Water Supply Advisory Committee’s Completion of Work Celebration
Friday, Oct 2, 6pm, at Louden Nelson Center, Room 3.
I had serious misgivings about the energy consumption of the proposed desalination plant when it was adopted into City policy in 2005. In 2009 I had time to do something about it. Continue reading
As of this date, the Desal Alternatives group has developed this statement on the WSAC proposal for aquifer recharge:
Santa Cruz Desal Alternatives strongly supports the proposed regional water security strategy of storing excess winter flows from the river in over-tapped local aquifers, to be available during drought periods. Continue reading
Dear Committee Members,
If you ever wondered what is motivating my interest in water, you’ll find it in this memo. I’m convinced that all of us on the WSAC are concerned about energy use. As an electrical contractor, I’ve worried about our society’s fossil fuel dependency for a long time. I used to tell the kids, “Close the front door. You can’t heat up the outside.” Now It appears that nature has given us enough coal, oil and gas to do exactly that. The cosmic joke would be that shortly after irrevocably changing the climate, fossil fuel production would begin its inexorable decline and our economy would make a painfully disruptive transition to an economy fueled by the sun—at much lower energy consumption. I’d like our Committee to help make this transition less painful for our local community, leaving the next generation a secure source of water that’s not too “dear”, as the Brits would say. (Hey, Nicholas has had an impact on me.)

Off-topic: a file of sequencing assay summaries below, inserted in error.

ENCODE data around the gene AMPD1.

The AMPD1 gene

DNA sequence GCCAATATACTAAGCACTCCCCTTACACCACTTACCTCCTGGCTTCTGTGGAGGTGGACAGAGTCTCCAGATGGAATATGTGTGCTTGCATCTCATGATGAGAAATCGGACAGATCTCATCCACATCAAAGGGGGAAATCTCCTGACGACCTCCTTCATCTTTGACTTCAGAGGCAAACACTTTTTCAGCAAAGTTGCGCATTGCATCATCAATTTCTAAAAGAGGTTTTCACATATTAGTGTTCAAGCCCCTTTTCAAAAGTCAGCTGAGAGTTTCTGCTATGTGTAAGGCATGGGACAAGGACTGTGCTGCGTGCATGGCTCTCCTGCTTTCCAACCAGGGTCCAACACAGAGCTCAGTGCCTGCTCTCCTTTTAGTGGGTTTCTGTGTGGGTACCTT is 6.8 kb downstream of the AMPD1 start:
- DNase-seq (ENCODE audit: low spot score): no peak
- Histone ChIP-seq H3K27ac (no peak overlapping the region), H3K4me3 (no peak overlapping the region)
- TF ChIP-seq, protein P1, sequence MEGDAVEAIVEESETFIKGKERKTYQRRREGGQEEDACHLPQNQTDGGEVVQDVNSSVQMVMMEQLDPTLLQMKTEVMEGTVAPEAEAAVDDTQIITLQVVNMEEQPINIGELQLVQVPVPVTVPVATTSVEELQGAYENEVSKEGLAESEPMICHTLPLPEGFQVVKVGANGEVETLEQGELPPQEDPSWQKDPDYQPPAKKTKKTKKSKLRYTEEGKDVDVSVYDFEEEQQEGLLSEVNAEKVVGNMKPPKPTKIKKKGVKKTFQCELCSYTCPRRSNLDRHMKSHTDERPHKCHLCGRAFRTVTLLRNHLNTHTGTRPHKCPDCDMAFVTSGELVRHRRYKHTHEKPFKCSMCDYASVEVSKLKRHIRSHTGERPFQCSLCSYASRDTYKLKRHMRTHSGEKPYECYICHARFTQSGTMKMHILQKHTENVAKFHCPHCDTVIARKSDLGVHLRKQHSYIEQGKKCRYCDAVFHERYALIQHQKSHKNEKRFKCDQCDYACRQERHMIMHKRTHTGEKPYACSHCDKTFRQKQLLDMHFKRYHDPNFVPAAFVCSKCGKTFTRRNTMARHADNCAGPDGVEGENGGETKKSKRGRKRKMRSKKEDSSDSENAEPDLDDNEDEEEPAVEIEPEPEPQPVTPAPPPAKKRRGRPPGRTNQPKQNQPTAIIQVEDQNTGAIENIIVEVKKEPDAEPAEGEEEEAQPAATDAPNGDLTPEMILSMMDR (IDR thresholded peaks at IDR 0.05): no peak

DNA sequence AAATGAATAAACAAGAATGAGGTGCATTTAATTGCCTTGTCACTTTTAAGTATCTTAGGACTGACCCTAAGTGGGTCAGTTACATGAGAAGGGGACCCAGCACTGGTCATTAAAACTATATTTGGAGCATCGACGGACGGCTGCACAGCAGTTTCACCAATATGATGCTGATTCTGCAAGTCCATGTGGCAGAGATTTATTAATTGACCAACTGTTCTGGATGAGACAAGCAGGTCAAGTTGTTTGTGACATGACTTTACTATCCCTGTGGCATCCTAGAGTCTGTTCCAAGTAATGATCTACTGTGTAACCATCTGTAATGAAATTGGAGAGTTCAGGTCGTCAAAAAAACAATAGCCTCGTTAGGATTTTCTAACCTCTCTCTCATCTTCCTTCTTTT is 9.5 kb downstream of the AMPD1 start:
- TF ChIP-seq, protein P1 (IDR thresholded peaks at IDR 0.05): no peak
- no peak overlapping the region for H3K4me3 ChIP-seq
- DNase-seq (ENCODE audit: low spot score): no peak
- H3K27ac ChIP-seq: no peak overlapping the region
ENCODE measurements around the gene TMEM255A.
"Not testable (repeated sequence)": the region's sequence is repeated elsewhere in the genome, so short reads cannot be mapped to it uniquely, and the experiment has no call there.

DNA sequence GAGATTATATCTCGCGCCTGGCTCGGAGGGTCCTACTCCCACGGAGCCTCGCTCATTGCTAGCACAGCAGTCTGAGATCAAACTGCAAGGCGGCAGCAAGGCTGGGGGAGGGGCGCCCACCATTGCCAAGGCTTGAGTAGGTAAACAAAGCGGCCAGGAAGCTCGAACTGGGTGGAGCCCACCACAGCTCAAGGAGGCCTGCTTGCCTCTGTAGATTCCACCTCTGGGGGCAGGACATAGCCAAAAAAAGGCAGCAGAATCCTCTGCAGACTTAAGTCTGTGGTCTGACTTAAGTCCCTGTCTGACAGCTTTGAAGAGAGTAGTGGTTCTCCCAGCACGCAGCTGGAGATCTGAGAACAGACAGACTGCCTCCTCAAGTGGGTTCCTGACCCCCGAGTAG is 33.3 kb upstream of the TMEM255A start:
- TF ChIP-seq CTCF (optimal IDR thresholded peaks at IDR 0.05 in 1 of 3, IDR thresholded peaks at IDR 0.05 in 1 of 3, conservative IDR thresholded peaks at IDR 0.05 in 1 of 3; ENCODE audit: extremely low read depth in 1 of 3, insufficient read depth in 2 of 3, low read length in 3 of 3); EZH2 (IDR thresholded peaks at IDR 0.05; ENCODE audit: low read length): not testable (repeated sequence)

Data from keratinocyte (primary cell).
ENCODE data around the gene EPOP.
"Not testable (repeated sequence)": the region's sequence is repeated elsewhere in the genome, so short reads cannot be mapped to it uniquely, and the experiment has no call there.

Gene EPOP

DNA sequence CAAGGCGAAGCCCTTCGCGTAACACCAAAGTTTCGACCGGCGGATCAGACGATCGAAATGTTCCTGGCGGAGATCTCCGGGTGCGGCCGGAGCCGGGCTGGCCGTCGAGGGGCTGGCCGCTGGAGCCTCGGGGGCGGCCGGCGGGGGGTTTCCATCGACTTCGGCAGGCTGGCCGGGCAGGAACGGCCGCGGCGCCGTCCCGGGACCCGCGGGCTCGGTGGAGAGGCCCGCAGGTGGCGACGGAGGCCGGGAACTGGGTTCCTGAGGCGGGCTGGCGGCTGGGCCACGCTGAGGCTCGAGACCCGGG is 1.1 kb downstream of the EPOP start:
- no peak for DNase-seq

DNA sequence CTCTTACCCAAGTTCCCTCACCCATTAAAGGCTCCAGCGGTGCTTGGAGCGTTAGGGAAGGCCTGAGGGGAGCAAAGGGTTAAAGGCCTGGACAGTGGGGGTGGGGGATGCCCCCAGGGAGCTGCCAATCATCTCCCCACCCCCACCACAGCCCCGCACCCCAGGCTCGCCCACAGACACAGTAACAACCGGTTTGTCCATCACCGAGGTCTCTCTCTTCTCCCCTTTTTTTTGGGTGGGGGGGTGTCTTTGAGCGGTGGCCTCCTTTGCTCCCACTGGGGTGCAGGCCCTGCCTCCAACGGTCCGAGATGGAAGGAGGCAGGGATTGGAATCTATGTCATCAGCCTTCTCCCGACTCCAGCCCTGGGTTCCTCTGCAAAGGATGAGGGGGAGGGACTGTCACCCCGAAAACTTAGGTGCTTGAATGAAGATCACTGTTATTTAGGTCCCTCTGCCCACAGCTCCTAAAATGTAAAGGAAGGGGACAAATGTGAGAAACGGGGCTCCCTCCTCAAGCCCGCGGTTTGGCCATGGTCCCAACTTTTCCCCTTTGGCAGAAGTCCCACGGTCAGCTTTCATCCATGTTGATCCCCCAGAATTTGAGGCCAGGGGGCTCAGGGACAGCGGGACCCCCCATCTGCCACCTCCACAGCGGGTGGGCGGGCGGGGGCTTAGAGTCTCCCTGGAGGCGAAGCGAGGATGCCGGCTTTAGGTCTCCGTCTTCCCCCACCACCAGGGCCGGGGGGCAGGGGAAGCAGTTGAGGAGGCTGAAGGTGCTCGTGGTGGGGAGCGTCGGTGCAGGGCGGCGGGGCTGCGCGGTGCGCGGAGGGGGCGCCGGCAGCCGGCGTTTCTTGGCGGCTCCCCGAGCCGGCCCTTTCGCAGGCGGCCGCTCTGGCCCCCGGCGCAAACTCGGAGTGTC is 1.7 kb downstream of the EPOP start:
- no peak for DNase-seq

Thanks for considering,
Rick Continue reading
The following is the position of the Santa Cruz Desal Alternatives group on potable use of recycled wastewater.